Date: Jun 01, 2001
The U.S. Court of Appeals for the 10th Circuit has ruled that the
Food and Drug Administration (FDA) has the authority to declare a dietary supplement to be
an unapproved drug when the active ingredient in the supplement is the same as one used in
an approved drug product.
Under the Dietary Supplement Health and Education Act, Congress
included a provision to exclude from the term, dietary supplement, "an article that
is approved as a new drug." Congress included this provision to prevent a product
that is the equivalent of a new drug from being sold as a dietary supplement. However, the
provision is ambiguous: Does the term "article" refer to a finished drug product
or the active ingredient used in the product?
One company tried to sell a dietary supplement with an active
ingredient derived from red yeast rice called mevinolin, which is intended to promote
healthy cholesterol levels. Mevinolin is chemically identical to the active ingredient,
lovastatin, which is found in the prescription drug Mevacor.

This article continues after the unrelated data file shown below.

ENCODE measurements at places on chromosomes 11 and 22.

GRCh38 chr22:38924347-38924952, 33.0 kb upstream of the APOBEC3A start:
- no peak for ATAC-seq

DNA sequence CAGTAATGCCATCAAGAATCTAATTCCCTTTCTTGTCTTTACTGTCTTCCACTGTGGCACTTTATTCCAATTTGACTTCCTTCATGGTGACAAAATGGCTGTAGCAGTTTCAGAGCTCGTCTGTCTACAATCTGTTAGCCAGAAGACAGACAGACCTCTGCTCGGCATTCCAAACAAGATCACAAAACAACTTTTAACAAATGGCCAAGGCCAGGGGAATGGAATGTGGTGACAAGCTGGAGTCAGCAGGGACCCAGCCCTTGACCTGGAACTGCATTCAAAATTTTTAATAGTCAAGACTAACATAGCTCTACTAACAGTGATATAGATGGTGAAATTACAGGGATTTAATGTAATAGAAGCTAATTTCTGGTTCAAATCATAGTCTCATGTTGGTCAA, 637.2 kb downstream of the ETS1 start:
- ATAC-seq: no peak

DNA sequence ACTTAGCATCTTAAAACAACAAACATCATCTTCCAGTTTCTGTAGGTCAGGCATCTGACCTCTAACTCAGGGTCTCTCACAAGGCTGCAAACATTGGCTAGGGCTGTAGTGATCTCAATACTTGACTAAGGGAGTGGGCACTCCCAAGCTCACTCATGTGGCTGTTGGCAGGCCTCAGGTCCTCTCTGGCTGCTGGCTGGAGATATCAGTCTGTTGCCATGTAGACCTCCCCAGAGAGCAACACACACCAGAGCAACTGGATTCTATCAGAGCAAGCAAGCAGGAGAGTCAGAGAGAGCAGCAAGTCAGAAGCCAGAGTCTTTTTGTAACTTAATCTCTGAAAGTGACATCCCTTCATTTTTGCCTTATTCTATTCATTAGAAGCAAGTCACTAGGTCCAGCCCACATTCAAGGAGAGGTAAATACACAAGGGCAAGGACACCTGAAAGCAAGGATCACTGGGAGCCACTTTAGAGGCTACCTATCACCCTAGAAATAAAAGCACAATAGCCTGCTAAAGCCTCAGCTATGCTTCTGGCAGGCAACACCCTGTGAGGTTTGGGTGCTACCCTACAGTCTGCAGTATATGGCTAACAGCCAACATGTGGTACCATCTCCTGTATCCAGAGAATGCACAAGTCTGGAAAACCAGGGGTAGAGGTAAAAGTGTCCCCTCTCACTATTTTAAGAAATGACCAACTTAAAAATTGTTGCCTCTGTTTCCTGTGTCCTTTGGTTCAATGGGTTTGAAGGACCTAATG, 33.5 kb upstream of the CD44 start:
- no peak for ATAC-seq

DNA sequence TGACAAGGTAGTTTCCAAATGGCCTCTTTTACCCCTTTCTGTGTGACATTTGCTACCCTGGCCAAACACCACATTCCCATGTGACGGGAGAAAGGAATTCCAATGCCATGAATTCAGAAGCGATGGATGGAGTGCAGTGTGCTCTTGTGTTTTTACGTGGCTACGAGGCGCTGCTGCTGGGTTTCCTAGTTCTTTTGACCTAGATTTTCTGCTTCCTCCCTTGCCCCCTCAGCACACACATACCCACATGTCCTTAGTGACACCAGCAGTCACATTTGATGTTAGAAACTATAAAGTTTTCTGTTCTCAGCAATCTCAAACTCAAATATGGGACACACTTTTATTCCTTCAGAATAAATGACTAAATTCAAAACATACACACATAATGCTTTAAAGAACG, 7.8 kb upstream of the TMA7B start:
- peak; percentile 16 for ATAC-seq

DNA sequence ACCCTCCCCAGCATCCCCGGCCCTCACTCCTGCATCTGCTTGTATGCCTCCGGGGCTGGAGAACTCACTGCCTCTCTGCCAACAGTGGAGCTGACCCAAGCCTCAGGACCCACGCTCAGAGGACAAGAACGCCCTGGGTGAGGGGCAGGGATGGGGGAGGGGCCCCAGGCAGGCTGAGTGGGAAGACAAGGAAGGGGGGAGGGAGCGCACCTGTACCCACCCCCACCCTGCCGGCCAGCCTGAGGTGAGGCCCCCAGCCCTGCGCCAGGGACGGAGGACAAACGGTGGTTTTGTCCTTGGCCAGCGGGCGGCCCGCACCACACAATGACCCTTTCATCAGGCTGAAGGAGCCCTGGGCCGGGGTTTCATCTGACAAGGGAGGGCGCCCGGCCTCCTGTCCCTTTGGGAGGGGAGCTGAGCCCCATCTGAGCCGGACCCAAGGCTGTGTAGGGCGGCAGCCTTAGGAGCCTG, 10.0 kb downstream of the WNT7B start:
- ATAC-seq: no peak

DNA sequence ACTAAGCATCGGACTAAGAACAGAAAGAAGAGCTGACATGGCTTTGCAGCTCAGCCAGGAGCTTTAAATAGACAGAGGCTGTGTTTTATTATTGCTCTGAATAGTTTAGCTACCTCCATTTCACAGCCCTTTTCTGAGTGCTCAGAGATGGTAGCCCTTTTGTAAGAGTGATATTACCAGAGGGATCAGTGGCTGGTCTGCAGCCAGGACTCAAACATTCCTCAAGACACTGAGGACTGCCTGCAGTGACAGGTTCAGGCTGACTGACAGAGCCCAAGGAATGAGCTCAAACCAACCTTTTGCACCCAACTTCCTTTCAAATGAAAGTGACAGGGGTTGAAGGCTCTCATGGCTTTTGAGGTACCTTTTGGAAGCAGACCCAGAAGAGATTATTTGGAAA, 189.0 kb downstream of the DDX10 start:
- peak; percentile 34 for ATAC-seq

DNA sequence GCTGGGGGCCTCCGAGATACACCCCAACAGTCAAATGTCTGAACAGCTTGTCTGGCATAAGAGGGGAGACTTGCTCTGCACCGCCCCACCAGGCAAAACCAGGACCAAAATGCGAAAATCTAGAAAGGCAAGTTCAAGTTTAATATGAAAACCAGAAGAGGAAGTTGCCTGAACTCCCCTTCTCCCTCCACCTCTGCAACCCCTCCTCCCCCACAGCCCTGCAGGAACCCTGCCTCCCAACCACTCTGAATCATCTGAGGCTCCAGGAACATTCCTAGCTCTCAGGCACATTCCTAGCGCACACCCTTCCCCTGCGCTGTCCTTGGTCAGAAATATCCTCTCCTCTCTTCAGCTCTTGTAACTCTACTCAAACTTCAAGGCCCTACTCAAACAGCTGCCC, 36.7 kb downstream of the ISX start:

There is no question that the dietary supplement is not identical to
Mevacor; all they share in common is the chemical identity of the active ingredient,
lovastatin. Although the U.S. District Court found that the term "article"
should refer only to finished products, the U.S. Court of Appeals disagreed finding
sufficient basis for FDA's determination that the term encompasses both active
ingredients as well as finished drug products.
What this means is that greater consideration must be given to the
nature of the active ingredients being used in products labeled as dietary supplements. If
FDA finds a nexus between the active ingredient in a dietary supplement with an approved
drug product, along with similar health claims, FDA is likely to take issue with the
marketing of the product.
Used with permission. Copyright FOOD & DRUG PACKAGING, June,
For further information about this article, please contact George G. Misko at 202-434-4170 or by e-mail at firstname.lastname@example.org.